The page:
Louise Balaam: The Colour of Light
“The human being himself, to the extent that he makes sound use of his senses, is the most exact physical apparatus that can exist.” - Johann Wolfgang von Goethe
Although she has always painted in a wide variety of landscapes – the Kent Marshes, Constable Country, North West Scotland, North Wales and West Cornwall among them – Louise Balaam is not, by any measure, a painter of places nor, for that matter, perhaps, a landscape painter. What really obsesses her are skies and the particularities of light they cast on the landscape beneath them: at the back of her mind you always feel that impassioned injunction of her great artistic hero, John Constable, that it would be “difficult to name any class of landscape in which the sky is not the keynote, the standard of scale and the chief organ of sentiment.” In many of the cloud studies that followed, Constable either abandoned the landscape beneath altogether or included just the merest smudge of hill- or tree-tops as reference-points, and it is this last motif which Balaam picks up on as point of departure for her own and, it should be said, very distinctly 21st century take on the subject, the pursuit of the colour of light; the landscapes, one feels, are there simply to bounce us back towards the piercing luminosity and mutability of her skies.
And what immediately strikes you when you start to look at her skies more closely is the extraordinary and dynamic balancing act she achieves between the expressive intensity of the brush-strokes – here is a painter who has been looking closely at artists as varied as Peter Lanyon and Joan Eardley, Willem de Kooning and Joan Mitchell – and the inescapable feeling that here, as Goethe was suggesting, is someone who is indeed “making sound use of their senses”, the “exact physical apparatus” of her acute vision showing us exactly what it looked, and felt like, to be looking up at the sky in that place at that particular moment in time. For, as Goethe also understood so well, very much against the same scientific orthodoxies of his age as ours, looking is both an objective and an impassioned activity – or as Balaam herself puts it, from another angle, “I love the way paint is simultaneously itself, essentially coloured mud while also evoking the space and light of the landscape. Light is the crucial aspect of the emotional impact of the painting.” Or again, in that astonishingly protean English Romantic vision of the great 17th century divine, Thomas Traherne, “Your enjoyment of the world is never right, til every morning you awake in Heaven; see yourself in your Father’s Palace; and look upon the skies, the earth, and the air as Celestial Joys... and perceive yourself to be sole heir of the whole world.”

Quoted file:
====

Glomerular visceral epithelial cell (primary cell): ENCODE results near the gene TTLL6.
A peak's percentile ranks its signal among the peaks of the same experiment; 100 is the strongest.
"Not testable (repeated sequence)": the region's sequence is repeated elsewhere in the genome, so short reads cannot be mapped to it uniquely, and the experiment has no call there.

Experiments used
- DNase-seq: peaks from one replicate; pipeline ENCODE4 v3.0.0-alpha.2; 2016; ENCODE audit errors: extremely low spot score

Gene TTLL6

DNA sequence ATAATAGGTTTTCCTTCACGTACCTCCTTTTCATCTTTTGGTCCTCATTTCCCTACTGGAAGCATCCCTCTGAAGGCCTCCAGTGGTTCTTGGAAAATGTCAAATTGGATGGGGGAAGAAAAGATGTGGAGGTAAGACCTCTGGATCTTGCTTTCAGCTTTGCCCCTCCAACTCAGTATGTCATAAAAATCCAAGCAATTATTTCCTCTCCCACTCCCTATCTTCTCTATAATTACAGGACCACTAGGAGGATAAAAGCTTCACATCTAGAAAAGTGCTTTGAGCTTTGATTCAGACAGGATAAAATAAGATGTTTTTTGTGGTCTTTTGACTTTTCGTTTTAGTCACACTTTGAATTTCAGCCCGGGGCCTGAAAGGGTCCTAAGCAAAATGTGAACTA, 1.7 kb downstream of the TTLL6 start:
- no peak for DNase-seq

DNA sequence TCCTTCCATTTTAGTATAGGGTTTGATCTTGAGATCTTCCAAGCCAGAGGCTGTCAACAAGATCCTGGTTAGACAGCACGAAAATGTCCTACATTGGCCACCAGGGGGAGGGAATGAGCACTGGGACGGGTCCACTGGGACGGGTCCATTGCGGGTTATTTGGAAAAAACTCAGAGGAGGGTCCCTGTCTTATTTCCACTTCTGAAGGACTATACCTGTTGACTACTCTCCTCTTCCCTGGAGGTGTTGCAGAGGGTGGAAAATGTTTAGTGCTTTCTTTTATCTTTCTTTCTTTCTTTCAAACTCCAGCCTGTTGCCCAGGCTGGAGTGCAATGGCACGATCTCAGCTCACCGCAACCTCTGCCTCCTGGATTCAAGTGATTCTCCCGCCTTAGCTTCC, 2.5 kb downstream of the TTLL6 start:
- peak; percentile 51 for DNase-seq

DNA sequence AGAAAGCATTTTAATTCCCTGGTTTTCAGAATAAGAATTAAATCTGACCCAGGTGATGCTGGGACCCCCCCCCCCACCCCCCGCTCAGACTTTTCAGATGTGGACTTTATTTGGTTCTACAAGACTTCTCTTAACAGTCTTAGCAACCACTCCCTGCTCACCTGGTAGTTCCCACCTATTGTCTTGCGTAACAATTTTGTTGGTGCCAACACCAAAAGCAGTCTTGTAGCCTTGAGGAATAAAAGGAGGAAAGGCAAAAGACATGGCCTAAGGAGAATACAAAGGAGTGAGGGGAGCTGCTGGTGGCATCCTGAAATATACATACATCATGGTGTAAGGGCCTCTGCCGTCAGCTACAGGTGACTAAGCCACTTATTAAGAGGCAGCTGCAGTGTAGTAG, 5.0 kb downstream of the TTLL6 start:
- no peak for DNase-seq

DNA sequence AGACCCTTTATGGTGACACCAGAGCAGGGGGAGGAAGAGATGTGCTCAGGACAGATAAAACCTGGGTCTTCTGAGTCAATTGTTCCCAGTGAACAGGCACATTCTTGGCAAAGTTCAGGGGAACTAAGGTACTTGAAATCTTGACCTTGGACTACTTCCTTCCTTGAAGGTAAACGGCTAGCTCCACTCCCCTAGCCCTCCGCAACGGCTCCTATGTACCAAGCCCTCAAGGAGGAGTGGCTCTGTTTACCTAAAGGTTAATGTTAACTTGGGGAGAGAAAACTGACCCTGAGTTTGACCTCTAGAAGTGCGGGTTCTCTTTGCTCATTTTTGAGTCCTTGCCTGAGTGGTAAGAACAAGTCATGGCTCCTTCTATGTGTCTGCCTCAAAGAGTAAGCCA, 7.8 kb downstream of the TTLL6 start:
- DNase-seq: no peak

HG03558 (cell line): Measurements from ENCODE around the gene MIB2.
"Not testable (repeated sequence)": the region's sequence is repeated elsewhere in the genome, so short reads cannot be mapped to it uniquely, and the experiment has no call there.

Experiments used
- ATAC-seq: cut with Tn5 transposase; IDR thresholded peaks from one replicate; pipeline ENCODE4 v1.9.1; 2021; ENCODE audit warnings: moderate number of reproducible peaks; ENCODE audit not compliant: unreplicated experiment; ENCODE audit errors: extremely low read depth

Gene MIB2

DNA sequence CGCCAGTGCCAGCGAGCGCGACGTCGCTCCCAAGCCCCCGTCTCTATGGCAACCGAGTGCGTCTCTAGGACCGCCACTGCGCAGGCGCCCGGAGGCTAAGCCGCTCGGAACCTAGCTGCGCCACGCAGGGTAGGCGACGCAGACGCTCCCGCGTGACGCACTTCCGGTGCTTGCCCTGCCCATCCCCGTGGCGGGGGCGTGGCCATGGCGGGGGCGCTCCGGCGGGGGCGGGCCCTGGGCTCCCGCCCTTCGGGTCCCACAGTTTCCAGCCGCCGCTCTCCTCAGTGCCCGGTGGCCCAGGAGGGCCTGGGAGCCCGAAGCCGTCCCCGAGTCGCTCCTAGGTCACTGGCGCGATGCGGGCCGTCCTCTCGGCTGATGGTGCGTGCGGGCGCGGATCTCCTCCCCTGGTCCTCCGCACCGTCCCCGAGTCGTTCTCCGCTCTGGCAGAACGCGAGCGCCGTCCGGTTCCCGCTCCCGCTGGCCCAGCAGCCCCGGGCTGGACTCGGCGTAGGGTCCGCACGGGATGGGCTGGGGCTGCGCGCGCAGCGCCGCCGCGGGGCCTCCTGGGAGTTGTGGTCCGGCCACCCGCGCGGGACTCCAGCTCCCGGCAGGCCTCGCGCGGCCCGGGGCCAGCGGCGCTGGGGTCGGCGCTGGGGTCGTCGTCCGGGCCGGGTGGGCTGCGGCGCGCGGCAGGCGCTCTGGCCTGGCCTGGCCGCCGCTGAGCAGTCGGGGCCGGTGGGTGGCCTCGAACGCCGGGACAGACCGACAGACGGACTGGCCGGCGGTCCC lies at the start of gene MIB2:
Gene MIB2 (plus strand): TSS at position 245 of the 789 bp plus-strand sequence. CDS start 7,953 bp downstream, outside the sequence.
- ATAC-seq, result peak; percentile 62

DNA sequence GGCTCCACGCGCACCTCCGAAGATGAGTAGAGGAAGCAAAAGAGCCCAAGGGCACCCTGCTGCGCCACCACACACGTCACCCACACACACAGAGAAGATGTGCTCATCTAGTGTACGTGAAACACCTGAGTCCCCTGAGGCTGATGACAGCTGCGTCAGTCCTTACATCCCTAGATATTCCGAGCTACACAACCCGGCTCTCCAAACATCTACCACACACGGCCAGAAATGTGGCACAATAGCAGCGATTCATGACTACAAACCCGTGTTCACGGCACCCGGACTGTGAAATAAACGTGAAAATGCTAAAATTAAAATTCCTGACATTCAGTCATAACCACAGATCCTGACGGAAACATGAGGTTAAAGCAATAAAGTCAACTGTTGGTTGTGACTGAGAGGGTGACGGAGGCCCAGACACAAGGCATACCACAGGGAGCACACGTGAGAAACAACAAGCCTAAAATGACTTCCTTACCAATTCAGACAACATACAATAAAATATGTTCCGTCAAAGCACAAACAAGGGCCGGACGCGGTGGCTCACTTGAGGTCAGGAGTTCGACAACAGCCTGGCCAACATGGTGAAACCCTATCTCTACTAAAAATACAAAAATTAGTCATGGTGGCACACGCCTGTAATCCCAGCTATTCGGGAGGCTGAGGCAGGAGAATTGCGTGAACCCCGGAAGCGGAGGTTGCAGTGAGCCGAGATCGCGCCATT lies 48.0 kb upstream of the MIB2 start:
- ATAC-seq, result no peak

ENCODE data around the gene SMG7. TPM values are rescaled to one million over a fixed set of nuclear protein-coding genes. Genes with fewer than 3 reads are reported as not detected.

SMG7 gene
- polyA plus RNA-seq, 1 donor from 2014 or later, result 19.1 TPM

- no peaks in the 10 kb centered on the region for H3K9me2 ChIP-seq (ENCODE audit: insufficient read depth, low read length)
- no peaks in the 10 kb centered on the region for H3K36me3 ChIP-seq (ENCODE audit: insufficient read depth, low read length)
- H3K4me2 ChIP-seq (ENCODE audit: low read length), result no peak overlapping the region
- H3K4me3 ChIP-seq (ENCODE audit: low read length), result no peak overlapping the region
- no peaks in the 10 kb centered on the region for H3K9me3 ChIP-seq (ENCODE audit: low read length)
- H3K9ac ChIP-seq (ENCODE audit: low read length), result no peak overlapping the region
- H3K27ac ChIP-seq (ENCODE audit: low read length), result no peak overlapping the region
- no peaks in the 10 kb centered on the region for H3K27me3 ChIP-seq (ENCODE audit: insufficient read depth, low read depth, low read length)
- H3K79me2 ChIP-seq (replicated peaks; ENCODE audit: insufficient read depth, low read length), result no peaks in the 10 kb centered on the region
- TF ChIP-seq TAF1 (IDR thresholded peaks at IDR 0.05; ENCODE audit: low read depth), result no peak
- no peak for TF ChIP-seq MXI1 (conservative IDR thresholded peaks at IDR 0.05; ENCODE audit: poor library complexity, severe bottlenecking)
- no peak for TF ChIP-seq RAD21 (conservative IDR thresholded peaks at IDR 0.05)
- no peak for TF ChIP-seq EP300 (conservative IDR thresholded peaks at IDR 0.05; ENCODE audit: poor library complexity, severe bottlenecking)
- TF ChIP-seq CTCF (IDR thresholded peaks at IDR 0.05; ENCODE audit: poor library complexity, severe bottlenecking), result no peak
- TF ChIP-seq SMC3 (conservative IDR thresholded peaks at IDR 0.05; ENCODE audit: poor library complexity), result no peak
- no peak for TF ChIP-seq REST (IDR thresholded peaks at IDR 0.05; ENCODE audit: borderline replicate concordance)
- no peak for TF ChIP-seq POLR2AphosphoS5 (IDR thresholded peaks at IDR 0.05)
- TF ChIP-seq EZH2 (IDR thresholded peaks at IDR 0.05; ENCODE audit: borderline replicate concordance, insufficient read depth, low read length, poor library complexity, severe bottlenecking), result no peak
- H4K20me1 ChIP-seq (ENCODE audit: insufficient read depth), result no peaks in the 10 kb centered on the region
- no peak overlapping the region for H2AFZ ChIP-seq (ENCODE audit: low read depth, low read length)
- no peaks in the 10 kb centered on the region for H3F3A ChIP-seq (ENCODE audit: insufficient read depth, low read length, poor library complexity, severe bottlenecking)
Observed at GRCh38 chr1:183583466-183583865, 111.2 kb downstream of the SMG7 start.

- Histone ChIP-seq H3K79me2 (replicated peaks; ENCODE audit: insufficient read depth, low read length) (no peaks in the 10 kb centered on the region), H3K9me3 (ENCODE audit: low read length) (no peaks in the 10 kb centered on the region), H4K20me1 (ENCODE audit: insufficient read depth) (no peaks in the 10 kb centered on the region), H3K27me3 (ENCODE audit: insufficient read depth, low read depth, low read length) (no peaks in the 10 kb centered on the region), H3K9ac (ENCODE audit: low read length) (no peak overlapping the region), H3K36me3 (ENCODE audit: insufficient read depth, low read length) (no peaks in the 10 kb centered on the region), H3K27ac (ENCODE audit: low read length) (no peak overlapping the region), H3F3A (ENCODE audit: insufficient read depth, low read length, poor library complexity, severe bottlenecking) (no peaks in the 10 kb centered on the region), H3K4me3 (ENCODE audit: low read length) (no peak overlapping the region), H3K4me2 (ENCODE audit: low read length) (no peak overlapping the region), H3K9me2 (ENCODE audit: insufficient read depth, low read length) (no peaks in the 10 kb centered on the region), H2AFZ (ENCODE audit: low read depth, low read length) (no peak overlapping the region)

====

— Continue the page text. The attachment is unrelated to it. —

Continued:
Nicholas Usherwood February 2019